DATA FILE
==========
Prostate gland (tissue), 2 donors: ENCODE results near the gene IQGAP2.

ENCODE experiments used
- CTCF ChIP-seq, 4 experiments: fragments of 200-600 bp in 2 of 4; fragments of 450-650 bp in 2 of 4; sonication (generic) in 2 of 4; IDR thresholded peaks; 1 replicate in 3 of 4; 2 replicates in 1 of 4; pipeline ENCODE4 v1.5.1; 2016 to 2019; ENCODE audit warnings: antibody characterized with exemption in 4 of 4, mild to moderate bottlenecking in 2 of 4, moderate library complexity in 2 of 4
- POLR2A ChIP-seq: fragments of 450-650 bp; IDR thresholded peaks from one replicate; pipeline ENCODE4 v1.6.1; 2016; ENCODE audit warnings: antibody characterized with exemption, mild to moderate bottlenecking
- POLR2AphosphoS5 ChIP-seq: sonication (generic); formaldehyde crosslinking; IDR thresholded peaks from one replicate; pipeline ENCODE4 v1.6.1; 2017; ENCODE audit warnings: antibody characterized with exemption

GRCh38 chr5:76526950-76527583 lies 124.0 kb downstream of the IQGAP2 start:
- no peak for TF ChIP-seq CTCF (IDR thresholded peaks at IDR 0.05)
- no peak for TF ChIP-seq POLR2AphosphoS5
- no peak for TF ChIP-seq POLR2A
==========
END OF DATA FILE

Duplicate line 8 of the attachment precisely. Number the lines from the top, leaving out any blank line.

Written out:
- no peak for TF ChIP-seq POLR2AphosphoS5